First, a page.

Markets just don’t seem to go down anymore, and valuations don’t seem to matter anymore either. And that makes this one of the most unusual and uncomfortable markets I’ve been in.
I call this market the Contrarian Killer. That’s because every valuation metric that mattered in the past that had led to a precipitous decline in the market whenever it had been exceeded has failed to work. And that makes people like me – who believed that caution was warranted because of the belief that markets revert to the mean – wrong, at least for the time being. Even short-sellers are giving up.
Take for example, the Market Capitalization-to-GDP ratio, known as the Buffett Indicator. Warren Buffett described it as “probably the best single measure of where valuations stand at any given moment.” This indicator takes the market value of all the stocks in the US (the “market cap”) and compares it to its GDP. Over the past 40+ years or so, the value of all stocks roughly stayed around 75%-90% of the value of GDP, with occasional bouts of exuberance causing the market value of stocks to go past the value of GDP. Every time it did, however, the market eventually pulled back and valuations reverted to the mean, with painful consequences for stock market investors. Here’s a look at the current market value of all the stocks in the US compared to the GDP (source):
|Ratio = Total Market Cap / GDP||Valuation|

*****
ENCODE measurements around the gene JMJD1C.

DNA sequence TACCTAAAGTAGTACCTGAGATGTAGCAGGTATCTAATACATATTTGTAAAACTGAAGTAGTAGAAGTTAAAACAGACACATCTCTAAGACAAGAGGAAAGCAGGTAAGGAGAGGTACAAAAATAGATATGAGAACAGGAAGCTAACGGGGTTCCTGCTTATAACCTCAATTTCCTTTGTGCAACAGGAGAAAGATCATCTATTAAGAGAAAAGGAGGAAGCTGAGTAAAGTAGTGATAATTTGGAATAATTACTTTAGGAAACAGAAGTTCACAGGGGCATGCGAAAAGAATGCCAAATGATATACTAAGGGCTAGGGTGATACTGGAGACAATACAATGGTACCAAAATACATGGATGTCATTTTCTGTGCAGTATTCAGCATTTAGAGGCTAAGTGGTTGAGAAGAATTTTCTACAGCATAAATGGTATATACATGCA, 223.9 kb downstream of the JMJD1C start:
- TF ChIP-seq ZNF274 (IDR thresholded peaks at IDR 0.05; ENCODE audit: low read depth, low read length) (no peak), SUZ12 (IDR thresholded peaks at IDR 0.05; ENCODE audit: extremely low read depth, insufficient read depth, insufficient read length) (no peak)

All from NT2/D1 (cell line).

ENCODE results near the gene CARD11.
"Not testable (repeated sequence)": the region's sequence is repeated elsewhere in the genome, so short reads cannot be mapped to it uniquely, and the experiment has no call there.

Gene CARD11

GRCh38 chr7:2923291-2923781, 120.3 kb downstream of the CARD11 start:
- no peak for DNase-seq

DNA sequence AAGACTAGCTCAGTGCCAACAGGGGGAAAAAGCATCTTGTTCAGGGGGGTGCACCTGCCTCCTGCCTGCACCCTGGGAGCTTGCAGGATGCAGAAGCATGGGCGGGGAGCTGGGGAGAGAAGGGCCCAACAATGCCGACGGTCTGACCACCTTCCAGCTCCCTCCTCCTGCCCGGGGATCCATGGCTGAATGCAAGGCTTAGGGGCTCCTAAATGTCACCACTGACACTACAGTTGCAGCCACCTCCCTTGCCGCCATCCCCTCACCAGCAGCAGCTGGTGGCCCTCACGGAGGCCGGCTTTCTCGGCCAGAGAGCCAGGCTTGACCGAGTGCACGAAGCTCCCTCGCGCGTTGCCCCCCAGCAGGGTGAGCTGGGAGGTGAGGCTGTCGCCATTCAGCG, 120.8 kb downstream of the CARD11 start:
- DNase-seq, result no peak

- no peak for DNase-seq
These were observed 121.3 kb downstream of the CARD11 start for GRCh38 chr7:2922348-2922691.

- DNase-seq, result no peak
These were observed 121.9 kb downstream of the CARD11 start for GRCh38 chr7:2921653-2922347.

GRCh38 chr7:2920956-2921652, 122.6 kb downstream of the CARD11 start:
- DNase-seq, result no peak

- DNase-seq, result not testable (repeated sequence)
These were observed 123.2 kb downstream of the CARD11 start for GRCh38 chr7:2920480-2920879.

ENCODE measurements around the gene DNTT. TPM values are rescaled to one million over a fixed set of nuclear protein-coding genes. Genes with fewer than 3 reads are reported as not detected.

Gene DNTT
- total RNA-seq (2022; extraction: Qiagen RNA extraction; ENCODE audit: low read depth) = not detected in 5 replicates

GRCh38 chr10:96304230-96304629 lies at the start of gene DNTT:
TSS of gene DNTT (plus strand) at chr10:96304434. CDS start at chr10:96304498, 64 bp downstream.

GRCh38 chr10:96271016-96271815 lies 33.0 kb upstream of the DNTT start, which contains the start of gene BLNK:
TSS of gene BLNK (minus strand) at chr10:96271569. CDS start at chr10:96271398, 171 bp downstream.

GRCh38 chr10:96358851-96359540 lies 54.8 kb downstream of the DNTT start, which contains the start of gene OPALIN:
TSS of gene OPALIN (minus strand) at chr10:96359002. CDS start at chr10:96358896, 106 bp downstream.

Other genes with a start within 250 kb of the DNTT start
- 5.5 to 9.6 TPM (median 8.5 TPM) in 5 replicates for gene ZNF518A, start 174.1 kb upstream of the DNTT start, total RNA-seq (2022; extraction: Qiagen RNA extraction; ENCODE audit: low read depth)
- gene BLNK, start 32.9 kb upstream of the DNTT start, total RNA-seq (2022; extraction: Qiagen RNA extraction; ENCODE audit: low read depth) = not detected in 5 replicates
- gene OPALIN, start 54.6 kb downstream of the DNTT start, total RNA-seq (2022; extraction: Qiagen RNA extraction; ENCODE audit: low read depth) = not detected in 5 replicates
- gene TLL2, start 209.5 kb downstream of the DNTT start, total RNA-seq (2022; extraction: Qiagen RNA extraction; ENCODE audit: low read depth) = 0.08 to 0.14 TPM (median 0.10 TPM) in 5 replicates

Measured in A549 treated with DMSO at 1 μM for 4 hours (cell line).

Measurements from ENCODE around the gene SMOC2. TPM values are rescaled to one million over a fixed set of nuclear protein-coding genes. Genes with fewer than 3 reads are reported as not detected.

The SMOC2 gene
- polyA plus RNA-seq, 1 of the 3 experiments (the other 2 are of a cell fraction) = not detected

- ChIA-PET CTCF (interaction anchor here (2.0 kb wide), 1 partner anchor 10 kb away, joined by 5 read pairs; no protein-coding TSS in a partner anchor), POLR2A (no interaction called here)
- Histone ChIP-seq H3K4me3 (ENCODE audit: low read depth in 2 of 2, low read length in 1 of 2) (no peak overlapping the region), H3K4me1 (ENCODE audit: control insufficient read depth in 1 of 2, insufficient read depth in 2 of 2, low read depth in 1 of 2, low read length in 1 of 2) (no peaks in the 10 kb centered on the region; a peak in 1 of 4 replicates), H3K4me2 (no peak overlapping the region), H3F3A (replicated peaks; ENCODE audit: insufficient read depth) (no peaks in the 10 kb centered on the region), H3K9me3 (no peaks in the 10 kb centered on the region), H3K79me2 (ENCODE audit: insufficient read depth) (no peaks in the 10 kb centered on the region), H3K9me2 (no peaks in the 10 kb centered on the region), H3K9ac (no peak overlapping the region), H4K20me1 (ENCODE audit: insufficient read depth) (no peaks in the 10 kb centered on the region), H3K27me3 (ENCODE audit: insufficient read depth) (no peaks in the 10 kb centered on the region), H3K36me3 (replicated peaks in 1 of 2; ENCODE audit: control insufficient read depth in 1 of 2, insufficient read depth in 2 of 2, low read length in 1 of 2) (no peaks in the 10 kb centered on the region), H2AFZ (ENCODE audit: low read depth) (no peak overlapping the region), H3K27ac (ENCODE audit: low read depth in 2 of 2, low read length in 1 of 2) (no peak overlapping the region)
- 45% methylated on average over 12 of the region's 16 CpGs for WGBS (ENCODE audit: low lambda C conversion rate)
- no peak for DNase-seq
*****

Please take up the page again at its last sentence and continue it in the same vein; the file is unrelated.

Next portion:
|Ratio < 50%||Significantly Undervalued|
|50% < Ratio < 75%||Modestly Undervalued|
|75% < Ratio < 90%||Fair Valued|
|90% < Ratio < 115%||Modestly Overvalued|
|Ratio > 115%||Significantly Overvalued|
|Where are we today (07/21/2017)?||Ratio = 135.1%, Significantly Overvalued|
As of July 21, 2017, we are way above trend and have hit historically dangerous levels. And if one looks at the corresponding returns that are projected when valuations are this elevated, future returns are expected to be negative (source):
In addition, cash levels are at record lows, and as cash levels are contrarian indicators (high levels are bullish because it signals pessimism and weak hands have sold, while low levels are bearish because no ammo is left to drive markets higher), it’s signaling that greater caution should be exercised at these levels:
But that hasn’t stopped markets from advancing further.
Interestingly, at these heights, markets have become even more resilient and resistant to damage than ever before. In late June, the market had fallen in excess of 0.70% only twice over the past half year, which put us on pace to have only four down days this year in excess of 0.70%. Statistically speaking, according to Eric Parnell, CFA, an event like this only happens once every 1.1 billion (with a B) years (source).
This suggests to me a number of convergent factors are possibly taking place:
1) Investors are entering a manic phase in which they don’t want to miss out on the expected upside in the market, and are buying every dip possible as an opportunity to get invested.
2) A very popular bull market strategy of buying 52-week highs is being adopted by both investors and trading algorithms, which triggers a new wave of buying every time the market reaches new highs. This is usually done with little regard to market valuations, as it is a trend following strategy whose only driving factor is the price itself.